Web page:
As the smallest branch of the military, with 42,000 active officers, the Coast Guard is only slightly larger than the New York City Police Department. But its tasks are diverse and daunting. It provided critical aid after Hurricane Sandy, for instance, and last year it intercepted 107 metric tons of cocaine headed for the U.S. The Coast Guard’s fleets patrol harbors and direct port traffic, enforce fishing regulations, inspect recreational vessels, and investigate environmental incidents. The Guard also maintains lighthouses and navigational equipment, just as it has for generations. All told, in its 223 years in operation, the Guard has reportedly saved more than 1.1 million lives.

Women have had a place in the Coast Guard since 1942. First recruited as reservists, or SPARs (the Guard’s slogan is Semper Paratus, or Always Ready), women were encouraged to enlist so men could fight the war abroad. “You won’t get to be an admiral,” one WWII recruitment reel made clear, “but you may get to be his secretary.” After the war, the active-duty Coast Guard went back to being all male until 1973, when Congressional legislation allowed women to enlist again.

Women today make up about 15 percent of the Coast Guard’s active-duty service, slightly above the average of the other military branches. “The Coast Guard has been a leader in equal rights for women and everyone who serves,” says retired Captain Martha LaGuardia-Kotite, the author of Changing the Rules of Engagement: Inspiring Stories of Courage and Leadership from Women in the Military. Kotite points out that Vice Admiral Vivien Crea, who retired from the Guard in 2009, is still the highest-ranking woman in military history.

Despite its record of progressive policies, however, the Coast Guard has been mired in accusations of sexism, harassment, and assault for decades. The Coast Guard reported 141 incidents of sexual assault in 2012, up from 83 in 2011 and 75 in 2010. But as the Department of Defense has acknowledged, the number of sexual assaults reported within the military is a small fraction of the number that are actually taking place. For instance, of the 26,300 incidents of sexual assault in the military last year, just 3,374 were reported to authorities, a 27 percent drop from the year before. The rest weren’t revealed until military members were surveyed anonymously (62 percent of victims said they experienced “professional, social or administrative retaliation” from within their command). Meanwhile, perpetrators are rarely convicted. The number of convictions increased slightly last year—to 238—but the conviction rate went down, to 0.9 percent, because of the increase in the number of incidents.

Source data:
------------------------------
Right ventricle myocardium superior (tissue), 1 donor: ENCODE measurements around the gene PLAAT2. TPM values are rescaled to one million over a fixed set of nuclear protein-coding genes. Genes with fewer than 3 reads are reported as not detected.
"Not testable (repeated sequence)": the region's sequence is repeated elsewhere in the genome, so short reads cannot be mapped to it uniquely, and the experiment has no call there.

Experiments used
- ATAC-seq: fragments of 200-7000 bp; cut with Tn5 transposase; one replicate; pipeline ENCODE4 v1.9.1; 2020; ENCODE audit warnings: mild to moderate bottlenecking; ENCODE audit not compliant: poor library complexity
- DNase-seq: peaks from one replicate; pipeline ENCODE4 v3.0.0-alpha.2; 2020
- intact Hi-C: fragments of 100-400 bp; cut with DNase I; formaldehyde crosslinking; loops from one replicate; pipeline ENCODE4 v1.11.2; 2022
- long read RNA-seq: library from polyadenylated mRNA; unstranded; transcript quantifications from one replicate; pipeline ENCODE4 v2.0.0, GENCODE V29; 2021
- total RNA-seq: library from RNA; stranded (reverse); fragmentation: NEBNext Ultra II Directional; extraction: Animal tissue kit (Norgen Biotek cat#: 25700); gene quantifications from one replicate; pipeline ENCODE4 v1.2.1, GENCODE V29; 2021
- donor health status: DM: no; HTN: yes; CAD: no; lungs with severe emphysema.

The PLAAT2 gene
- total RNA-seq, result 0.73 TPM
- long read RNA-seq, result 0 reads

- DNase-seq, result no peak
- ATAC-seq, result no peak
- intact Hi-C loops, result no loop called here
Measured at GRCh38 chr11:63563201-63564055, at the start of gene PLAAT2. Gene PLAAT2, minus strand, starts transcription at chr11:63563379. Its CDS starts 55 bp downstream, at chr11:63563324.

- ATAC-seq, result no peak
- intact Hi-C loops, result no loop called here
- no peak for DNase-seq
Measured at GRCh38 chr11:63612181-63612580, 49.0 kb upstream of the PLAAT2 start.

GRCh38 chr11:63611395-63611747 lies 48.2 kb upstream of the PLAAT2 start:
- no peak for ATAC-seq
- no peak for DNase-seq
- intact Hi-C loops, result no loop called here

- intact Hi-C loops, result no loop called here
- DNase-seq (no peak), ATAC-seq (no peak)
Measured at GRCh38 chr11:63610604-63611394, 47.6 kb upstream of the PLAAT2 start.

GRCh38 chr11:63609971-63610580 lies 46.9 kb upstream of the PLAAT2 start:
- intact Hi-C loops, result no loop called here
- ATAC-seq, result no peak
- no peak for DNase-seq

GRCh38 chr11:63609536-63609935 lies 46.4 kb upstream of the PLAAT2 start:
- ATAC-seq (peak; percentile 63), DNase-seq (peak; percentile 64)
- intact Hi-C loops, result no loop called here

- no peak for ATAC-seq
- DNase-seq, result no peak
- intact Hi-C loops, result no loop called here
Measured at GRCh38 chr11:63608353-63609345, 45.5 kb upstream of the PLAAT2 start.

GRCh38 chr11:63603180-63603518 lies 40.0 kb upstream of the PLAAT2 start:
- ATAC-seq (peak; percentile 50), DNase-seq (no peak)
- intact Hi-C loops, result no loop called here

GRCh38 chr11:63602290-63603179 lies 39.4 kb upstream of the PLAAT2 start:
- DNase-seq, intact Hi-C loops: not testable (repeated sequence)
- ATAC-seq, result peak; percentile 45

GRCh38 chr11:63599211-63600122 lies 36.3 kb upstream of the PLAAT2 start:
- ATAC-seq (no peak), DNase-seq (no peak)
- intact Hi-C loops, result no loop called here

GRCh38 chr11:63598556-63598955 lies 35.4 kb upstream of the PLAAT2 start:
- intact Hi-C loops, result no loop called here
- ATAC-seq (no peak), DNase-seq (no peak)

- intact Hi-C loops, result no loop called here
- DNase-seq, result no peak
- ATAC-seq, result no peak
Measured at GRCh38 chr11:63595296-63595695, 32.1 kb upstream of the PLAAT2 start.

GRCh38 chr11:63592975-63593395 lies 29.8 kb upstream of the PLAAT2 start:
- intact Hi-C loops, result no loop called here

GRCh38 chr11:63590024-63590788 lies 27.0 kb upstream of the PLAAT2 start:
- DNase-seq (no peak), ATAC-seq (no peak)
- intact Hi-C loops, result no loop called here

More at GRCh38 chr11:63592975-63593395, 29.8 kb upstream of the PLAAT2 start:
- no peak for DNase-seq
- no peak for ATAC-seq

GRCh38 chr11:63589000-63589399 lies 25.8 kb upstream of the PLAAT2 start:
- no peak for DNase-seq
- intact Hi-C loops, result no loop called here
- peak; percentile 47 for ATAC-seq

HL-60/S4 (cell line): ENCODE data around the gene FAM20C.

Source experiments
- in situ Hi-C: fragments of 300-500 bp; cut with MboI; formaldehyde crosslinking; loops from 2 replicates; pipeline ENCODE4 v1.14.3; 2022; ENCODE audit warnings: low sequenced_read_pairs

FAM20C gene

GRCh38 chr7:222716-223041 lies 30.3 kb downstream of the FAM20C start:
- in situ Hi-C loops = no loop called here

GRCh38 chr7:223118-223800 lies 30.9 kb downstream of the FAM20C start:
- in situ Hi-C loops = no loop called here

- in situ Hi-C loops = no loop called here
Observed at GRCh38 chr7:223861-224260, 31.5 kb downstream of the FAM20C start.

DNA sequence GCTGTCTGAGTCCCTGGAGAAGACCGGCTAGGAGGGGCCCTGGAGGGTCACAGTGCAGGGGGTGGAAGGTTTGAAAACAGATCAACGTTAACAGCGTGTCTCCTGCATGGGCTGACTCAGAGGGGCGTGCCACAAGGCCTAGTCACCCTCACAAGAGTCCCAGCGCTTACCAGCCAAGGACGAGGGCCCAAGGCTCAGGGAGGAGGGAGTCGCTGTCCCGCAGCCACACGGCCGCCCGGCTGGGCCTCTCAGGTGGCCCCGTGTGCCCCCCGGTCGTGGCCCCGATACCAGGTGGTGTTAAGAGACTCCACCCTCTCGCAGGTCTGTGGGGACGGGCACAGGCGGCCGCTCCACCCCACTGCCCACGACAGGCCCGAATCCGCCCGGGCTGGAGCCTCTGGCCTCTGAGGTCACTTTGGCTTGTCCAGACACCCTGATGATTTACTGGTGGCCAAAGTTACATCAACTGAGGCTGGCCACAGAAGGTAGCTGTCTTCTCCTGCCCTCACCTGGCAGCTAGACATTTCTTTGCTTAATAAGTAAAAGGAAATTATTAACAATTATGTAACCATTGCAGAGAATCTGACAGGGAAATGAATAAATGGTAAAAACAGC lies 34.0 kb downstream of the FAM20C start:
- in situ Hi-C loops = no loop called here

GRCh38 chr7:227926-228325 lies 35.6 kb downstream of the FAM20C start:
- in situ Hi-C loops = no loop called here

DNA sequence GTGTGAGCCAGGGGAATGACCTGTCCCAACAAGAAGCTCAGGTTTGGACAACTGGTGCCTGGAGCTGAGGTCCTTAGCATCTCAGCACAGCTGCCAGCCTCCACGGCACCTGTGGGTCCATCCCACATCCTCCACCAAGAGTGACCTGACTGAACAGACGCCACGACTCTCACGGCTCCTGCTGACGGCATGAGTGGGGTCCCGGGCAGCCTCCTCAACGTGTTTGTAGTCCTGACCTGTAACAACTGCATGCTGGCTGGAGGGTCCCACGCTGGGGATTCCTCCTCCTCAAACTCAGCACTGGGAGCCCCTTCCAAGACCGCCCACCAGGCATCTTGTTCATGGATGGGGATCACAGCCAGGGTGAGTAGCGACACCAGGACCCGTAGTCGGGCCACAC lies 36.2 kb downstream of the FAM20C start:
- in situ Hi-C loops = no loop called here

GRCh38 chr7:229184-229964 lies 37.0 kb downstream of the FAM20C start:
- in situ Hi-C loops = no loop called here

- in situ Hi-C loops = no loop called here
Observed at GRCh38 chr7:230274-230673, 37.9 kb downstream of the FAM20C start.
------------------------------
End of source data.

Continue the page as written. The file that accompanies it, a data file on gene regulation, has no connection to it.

The Coast Guard’s annual assault statistics are not included in reports released by the Department of Defense’s Sexual Assault Prevention and Response Office (SAPRO), and the Guard does not participate in the annual anonymous surveys of active-duty service members. But students at the Coast Guard Academy, in New London, Connecticut, are given the same surveys as students at each of the other U.S. military academies, and the number of female respondents who reported unwanted sexual contact there jumped from 5.6 percent in 2008 to 9.8 percent in 2012. Of those respondents, 39 percent said their attacks ended in “completed sex,” an artful euphemism for the word rape.


Janelle Nanos
Janelle Nanos Janelle Nanos, Senior Editor at Boston Magazine jnanos@bostonmagazine.com